No surprises but plenty to ponder.

Author:Rafiq, Raji
Position:Around Africa: South Africa

The South African election results tallied almost exactly with our predictions in the May issue of New African. The ANC scraped through but confidence in this once-venerable party is dropping. Raji Rafiq reviews the election results and what they imply.

Mmusi Maimane of the centrist Democratic Alliance (DA) was the first of the leaders of the three main political parties of South Africa to cast his vote on election day (8 May). Maimane voted at about 7:38am, at a polling station in Dobsonville in Soweto, Johannesburg.

Julius Malema of the far-left Economic Freedom Fighters (EFF) voted in Seshego, Limpopo, at about 10:38am, accompanied by his wife and party officials of the province.

Cyril Ramaphosa of the ruling centre-left African National Congress (ANC) voted in Chiawelo, Soweto in Johannesburg, at about 11:40am, accompanied by his wife, Dr Tshepo Motsepe.

Fears about poor turnout ahead of the 2019 polls turned out to be justified. At 67.3% (inclusive of spoilt votes), it was relatively low.

Pratibha Thaker, editorial and regional director for the Middle East and Africa at the Economist Intelligence Unit (EIU) in London, says the low voter turnout underlined "popular anger about the sluggish economy, high unemployment and a string of corruption scandals".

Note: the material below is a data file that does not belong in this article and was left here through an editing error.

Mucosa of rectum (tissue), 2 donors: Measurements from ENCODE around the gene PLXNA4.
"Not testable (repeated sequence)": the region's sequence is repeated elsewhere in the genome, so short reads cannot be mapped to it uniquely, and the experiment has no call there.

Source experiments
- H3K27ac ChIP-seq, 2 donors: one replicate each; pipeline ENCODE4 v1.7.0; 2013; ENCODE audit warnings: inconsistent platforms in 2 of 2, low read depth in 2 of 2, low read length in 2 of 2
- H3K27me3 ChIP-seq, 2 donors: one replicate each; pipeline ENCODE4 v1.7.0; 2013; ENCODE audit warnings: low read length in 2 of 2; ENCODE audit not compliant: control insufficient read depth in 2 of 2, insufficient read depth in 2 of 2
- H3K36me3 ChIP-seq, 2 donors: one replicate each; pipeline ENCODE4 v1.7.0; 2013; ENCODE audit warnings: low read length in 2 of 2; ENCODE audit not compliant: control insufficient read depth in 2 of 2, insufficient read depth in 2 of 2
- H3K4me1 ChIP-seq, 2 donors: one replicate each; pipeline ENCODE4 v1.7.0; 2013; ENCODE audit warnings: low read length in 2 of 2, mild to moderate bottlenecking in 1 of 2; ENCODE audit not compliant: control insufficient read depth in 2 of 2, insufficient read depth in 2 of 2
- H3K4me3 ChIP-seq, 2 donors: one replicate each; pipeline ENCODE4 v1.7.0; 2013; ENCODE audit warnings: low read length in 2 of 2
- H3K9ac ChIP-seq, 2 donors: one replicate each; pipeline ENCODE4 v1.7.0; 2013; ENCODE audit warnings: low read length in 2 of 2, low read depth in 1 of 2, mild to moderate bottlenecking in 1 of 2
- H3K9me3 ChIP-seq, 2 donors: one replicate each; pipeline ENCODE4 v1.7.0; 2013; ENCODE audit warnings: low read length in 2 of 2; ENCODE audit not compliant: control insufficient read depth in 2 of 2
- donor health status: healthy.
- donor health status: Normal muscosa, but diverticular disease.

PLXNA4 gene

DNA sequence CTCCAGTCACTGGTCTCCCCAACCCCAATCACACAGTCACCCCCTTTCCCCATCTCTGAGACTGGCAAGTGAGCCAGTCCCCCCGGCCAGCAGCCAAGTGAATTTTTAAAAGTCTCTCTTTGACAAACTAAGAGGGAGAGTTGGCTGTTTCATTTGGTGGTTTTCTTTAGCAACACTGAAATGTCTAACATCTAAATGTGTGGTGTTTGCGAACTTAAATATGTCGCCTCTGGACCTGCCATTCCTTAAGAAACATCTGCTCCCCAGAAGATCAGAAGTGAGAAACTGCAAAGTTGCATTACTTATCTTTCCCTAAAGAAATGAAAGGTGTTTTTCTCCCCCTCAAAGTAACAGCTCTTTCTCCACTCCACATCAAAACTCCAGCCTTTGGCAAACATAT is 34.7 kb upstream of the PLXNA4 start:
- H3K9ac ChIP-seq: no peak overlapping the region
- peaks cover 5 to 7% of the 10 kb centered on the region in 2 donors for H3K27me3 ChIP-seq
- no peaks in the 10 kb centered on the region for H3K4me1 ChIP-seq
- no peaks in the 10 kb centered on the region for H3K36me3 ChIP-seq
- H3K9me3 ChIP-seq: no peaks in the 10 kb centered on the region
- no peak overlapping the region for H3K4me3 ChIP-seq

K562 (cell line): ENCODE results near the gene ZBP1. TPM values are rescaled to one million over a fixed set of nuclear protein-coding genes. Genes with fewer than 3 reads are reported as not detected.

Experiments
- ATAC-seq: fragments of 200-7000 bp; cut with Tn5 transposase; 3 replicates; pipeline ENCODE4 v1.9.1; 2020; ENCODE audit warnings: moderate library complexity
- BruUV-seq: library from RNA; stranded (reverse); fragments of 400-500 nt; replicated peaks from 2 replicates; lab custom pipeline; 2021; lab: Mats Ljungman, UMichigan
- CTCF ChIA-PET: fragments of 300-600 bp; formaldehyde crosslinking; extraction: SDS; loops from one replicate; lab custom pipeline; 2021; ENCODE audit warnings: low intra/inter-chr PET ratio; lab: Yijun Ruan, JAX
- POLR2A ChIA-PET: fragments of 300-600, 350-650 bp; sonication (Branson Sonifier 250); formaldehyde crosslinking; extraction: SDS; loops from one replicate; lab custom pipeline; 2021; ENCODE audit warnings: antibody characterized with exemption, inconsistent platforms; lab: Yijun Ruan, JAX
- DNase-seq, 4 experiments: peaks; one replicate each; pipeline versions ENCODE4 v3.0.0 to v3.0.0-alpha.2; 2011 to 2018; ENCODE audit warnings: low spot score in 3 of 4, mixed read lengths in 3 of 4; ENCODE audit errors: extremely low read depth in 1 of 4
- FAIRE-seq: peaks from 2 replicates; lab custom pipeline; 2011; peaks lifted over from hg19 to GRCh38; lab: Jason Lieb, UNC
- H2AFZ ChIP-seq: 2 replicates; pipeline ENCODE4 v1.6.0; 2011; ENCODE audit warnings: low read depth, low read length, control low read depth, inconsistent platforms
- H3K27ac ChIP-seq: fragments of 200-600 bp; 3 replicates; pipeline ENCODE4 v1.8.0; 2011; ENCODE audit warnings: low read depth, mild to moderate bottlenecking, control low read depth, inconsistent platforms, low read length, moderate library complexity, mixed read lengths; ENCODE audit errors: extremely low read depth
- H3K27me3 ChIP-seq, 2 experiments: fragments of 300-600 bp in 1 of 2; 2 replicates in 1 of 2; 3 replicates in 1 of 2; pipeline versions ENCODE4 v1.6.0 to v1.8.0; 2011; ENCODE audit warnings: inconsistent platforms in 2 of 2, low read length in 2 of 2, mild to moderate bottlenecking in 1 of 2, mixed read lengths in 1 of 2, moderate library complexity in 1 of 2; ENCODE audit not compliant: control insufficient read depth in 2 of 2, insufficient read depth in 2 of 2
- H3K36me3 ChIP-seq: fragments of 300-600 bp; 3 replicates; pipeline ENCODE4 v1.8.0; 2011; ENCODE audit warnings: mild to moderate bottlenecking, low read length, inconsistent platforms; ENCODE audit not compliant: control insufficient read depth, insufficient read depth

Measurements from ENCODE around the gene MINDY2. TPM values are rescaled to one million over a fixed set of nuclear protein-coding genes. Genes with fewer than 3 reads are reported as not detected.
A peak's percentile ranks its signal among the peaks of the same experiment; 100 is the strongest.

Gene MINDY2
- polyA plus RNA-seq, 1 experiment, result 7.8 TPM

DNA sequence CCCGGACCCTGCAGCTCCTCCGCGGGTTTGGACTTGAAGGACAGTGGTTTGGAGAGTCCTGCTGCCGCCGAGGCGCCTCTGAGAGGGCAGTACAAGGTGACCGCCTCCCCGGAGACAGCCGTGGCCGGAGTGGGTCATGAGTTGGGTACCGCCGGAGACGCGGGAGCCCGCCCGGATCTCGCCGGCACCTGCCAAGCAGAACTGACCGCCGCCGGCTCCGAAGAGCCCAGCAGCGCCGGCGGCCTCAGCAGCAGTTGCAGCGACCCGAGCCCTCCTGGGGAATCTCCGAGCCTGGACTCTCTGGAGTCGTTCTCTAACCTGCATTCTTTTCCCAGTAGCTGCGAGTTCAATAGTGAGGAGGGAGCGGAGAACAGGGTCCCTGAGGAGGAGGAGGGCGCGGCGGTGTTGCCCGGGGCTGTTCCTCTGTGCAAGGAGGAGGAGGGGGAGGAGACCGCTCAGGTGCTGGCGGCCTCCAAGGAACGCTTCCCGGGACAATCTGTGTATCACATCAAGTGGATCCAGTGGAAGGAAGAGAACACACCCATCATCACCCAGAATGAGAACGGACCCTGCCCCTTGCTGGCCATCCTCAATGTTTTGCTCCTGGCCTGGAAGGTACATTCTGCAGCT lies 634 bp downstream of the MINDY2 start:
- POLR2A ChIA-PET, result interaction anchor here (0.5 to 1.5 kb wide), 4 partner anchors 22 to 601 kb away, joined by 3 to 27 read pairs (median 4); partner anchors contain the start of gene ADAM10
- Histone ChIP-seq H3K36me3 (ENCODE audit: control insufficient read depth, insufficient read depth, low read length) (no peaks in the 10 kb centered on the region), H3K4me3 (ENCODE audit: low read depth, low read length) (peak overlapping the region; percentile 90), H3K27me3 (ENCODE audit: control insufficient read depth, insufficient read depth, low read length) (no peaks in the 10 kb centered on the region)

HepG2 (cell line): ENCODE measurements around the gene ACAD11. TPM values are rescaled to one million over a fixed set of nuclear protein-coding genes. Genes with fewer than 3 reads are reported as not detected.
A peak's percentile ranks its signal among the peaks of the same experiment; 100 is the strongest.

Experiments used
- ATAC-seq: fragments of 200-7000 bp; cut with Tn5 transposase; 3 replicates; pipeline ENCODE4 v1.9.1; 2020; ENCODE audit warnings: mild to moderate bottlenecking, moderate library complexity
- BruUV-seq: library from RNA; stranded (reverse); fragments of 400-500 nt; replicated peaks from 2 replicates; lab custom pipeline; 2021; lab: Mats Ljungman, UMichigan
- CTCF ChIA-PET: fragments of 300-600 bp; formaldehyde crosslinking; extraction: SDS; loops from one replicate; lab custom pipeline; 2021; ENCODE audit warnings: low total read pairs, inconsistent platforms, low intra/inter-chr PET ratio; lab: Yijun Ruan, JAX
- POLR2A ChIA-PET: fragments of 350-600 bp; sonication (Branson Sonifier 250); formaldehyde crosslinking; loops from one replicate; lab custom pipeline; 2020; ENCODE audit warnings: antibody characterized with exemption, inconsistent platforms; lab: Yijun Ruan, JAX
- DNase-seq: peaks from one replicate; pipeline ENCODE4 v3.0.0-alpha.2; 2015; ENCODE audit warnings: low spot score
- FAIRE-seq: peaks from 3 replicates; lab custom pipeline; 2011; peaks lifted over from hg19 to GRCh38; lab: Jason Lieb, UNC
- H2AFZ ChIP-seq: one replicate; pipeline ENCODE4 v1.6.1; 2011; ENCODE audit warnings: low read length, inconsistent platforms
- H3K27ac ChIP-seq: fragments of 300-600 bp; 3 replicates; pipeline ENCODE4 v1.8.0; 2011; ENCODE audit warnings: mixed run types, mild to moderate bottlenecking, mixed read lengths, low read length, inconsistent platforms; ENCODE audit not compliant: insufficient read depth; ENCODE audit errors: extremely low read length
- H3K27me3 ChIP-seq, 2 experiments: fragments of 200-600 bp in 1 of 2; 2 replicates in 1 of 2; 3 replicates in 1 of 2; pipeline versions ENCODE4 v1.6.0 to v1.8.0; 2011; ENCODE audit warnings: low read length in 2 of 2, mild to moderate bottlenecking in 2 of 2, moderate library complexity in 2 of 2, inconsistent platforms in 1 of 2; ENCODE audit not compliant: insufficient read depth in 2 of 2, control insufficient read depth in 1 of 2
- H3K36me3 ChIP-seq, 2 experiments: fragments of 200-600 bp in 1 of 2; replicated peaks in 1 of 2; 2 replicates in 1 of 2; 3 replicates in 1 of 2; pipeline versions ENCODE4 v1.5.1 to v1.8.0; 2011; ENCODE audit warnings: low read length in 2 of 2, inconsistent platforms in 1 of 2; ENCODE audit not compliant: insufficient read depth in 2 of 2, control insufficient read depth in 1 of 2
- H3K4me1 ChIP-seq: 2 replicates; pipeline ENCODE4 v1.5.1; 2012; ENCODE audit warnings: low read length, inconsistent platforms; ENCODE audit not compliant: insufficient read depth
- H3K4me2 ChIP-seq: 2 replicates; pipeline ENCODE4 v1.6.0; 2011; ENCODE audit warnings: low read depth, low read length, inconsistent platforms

In the penultimate national and provincial polls in 2014, turnout was 73%. Considering turnout was above 80% for elections in the 1990s, there is clearly an increasing trend of disinterest.

The ANC got 57.5% of the national vote in the 2019 elections, securing 230 seats in the national assembly, down from 62.2% of votes and 249 seats in 2014.

84 seats in parliament were won by DA MPs, down from 89 seats, the party having garnered 20.8% of the national vote. In the 2014 national and provincial elections, the DA secured 22.2% of the votes.

The EFF now has a bigger presence in parliament with 44 seats, having secured 10.8% of the national vote. This is almost twice the figures of 2014, when it obtained 6.4% of votes and secured 25 seats in parliament.

"The overall victory for the ANC comes with major warning signs for the future: the party's support is dropping," says Jason Robinson, senior Africa analyst at Oxford Analytica, an Oxford-based consultancy.

"It barely held on to its majority in Gauteng province, the country's economic hub and it suffered sizeable declines in places such as KwaZulu-Natal," Robinson adds. Put simply, "Public dissatisfaction has grown."

Pontsho Pilane, a media...

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